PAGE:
Readers of my blogs know that I strongly advocate that churches operate content-rich dynamic websites because of their superior abilities to reach people both inside and outside the church and for their ability to build online relationships with visitors.
Unfortunately, too many churches have static brochure-type information that doesn’t change for months or year at a time. While churches with static websites can claim to have a website, they rarely are very productive or effective and, in truth, are not much more than containers for the church’s address and phone number.
Many churches have no choice, but to settle for static websites. I have previous blog posting called “The Plan-B Formulation” that discusses these situations.
The dominate reason for static websites for churches is the lack of a webmaster or a web team, and I am very sympathetic to these situations. These churches get caught in lack-of-resources cycles that are difficult to break.
Excitingly, online calendars provide a way out of these situations.
Online calendars provide the opportunity for churches with static websites to make a very big step forward. A static website with a large highly dynamic web calendar can truthfully be declared a dynamic website and produce many of the positive results one would expect. The web calendar can quickly become hundreds of pages and move toward thousands of pages.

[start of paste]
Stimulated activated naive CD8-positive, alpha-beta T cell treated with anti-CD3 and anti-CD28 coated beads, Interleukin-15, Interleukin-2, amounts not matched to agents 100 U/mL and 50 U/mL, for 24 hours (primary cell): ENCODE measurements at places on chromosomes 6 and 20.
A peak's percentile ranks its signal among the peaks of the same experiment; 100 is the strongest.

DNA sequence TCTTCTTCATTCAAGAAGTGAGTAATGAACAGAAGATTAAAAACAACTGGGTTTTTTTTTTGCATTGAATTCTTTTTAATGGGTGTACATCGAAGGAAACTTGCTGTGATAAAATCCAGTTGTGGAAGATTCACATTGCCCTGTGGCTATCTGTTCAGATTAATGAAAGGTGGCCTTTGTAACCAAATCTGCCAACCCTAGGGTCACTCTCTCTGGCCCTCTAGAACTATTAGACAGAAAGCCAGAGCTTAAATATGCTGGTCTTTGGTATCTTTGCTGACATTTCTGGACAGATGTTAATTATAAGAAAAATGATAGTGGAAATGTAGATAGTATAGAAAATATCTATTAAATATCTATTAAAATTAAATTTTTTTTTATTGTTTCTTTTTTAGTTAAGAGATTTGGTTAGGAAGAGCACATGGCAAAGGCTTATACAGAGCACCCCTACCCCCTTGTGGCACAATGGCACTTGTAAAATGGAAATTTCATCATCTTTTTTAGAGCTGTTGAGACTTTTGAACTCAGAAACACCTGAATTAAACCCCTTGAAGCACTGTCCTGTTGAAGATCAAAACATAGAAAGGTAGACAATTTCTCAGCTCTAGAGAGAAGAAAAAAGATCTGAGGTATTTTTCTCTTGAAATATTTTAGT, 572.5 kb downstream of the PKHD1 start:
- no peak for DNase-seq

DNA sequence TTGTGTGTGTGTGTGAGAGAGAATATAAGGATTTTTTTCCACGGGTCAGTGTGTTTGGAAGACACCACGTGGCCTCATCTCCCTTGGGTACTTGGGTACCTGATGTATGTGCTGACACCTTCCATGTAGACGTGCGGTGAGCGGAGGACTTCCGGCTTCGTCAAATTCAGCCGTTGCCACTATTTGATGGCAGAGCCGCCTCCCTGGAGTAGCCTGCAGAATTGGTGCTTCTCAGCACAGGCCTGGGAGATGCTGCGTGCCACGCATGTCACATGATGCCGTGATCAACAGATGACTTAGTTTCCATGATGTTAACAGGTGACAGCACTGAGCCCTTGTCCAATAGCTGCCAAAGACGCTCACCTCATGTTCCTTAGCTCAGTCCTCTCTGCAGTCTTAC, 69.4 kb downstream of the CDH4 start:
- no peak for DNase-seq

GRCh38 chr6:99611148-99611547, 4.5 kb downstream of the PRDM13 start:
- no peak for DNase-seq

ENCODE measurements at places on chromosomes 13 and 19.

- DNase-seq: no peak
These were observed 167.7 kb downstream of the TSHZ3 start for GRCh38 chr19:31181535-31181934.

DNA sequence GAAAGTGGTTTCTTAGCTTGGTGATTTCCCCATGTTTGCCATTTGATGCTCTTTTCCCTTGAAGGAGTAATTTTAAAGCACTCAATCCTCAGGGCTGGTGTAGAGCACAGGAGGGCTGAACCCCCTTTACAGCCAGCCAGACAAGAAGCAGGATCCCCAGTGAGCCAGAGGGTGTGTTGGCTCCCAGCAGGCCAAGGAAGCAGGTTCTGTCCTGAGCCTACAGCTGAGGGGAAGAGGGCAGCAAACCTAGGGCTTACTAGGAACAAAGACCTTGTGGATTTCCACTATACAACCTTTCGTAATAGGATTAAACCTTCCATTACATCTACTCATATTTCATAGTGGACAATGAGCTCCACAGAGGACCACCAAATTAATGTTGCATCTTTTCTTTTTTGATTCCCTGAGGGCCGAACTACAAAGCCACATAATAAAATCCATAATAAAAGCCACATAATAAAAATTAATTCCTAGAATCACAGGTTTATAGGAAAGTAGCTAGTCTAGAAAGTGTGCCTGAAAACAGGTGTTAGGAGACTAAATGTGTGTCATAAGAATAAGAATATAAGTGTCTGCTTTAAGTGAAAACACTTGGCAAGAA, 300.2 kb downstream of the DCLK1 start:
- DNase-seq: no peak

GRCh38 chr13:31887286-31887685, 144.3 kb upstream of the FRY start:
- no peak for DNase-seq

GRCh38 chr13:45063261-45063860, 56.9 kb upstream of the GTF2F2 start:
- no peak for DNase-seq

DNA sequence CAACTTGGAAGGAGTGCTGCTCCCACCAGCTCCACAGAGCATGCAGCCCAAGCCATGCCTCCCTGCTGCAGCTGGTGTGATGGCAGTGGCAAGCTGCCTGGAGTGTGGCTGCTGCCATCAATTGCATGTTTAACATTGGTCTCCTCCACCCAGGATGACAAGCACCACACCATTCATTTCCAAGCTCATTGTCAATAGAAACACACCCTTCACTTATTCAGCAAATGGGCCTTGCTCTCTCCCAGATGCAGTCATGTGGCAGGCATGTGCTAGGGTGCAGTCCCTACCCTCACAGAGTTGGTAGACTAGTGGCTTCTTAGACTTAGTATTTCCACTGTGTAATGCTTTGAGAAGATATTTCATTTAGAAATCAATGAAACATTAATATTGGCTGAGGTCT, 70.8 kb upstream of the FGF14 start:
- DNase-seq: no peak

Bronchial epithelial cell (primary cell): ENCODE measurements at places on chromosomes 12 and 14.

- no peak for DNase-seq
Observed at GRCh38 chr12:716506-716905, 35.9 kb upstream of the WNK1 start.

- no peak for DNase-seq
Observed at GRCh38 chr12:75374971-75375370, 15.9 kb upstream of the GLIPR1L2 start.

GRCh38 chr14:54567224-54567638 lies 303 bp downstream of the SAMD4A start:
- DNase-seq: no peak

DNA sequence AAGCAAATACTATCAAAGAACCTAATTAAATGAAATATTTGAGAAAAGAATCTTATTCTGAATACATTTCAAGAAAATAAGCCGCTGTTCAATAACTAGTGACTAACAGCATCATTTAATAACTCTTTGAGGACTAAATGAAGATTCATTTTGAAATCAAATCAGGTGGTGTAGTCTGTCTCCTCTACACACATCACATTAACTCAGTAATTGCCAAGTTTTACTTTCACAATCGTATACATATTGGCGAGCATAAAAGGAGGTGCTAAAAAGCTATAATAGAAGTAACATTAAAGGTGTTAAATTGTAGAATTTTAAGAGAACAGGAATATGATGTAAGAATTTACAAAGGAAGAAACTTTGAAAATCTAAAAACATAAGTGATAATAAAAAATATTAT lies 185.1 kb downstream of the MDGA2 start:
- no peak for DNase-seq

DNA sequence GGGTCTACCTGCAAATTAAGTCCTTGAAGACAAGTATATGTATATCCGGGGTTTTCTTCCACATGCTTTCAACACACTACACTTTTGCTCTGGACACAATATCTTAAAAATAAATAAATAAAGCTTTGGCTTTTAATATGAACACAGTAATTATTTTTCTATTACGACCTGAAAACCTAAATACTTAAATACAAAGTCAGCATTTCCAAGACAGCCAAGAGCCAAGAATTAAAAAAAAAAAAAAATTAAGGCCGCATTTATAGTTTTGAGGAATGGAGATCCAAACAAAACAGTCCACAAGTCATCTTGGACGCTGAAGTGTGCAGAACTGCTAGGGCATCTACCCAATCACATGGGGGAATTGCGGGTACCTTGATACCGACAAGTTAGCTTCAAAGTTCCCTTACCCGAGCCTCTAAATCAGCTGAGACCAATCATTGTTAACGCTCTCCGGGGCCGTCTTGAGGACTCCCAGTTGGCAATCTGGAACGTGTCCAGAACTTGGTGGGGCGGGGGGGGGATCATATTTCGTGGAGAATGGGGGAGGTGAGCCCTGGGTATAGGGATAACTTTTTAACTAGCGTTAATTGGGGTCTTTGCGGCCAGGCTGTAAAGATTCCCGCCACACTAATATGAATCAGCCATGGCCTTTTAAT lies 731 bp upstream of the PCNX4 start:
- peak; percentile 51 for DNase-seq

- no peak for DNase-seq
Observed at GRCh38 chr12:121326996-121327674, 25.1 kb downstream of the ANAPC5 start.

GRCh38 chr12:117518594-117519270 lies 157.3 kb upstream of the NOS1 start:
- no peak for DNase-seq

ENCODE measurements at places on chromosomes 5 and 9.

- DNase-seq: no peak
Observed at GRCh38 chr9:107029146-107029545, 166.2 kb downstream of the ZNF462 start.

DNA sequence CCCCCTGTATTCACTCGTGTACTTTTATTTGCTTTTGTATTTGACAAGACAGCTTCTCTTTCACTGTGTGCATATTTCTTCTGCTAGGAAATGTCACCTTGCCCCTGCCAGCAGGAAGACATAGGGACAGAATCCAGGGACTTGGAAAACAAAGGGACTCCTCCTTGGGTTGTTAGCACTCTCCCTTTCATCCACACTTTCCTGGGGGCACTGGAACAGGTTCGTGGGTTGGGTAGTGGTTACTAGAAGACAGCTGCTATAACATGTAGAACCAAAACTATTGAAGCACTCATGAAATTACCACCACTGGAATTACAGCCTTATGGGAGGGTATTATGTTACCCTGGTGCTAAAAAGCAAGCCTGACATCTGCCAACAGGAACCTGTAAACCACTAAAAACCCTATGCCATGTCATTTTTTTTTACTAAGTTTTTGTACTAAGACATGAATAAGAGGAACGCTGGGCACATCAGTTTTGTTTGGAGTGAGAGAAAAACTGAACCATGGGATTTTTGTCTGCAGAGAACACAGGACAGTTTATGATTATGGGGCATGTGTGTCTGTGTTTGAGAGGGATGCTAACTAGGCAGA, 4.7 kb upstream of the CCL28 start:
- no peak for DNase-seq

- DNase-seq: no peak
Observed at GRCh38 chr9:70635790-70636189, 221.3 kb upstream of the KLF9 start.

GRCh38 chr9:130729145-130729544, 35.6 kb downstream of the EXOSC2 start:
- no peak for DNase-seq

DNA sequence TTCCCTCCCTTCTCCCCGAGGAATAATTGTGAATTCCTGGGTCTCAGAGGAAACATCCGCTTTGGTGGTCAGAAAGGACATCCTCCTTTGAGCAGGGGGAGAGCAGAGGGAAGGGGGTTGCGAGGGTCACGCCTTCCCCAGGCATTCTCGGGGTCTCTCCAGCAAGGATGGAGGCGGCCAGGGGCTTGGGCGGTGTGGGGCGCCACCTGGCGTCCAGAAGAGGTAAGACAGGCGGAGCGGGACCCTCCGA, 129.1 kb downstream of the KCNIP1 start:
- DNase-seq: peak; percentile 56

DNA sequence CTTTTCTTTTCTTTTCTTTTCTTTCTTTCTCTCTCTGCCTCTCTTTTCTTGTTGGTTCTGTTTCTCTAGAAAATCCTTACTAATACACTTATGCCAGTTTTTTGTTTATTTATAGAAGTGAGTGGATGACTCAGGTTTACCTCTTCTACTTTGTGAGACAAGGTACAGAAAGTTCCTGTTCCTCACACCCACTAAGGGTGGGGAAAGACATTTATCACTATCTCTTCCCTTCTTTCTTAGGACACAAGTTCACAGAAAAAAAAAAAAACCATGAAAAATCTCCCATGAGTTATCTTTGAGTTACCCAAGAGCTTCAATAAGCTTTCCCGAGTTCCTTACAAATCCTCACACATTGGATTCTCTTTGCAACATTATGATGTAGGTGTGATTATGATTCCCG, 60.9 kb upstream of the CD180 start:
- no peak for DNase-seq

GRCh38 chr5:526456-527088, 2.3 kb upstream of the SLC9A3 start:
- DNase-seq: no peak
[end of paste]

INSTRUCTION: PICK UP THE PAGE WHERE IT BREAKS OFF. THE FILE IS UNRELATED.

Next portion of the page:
Since web calendar systems make their pages in a highly automated way, without the web programmers or even a web team, they are very friendly to churches that want more effective websites but need to move forward in small steps.
Small churches that add calendars systems to their websites do indeed have to build writer teams to write the content, but they don’t have to build a full web team. The low barrier to entry makes calendars a very viable first step for churches that want to do better on the web.
As described above, online calendars for churches are great things for churches in several ways. However, one critical element MUST be carefully integrated for calendars to be successful: the events’ detail pages describing the event must contain well-written text!
A calendar that only conveys the minimum text of a traditional paper calendar is minimally productive. Merely putting a paper calendar online doesn’t make it effective. However, an online calendar with rich detail pages is massively productive. The only difference is the rich information that appears on the detail pages.
Calendar events need stories! In turn, stories have to be well written.
The stories for online calendars can be straight news stories or feature stories. They can be long or short. In addition to text, they can also contain pictures, links and multimedia. Each event in your calendar should contain some details written as text. A couple of hundred words on each event is better than nothing.
Yes, more text is better. Remember, search engine index all of the text on the page. The more words that you put on the page, the greater the opportunity for matching users’ queries exists.
If you have rich content on your pages, the search engines will reward you with higher rankings for quality content on your calendar detail pages.
Now with the opportunity explained, I’ll talk about writing for calendars.
Everything posted to the calendar is an event by definition. Since events happen at a date, time and place; they are also inherently newsworthy. They are worthy of posting to your website and worthy of having some text written about the event.
Each and every event listed in your calendar should have a story written and posted to each event’s detail page.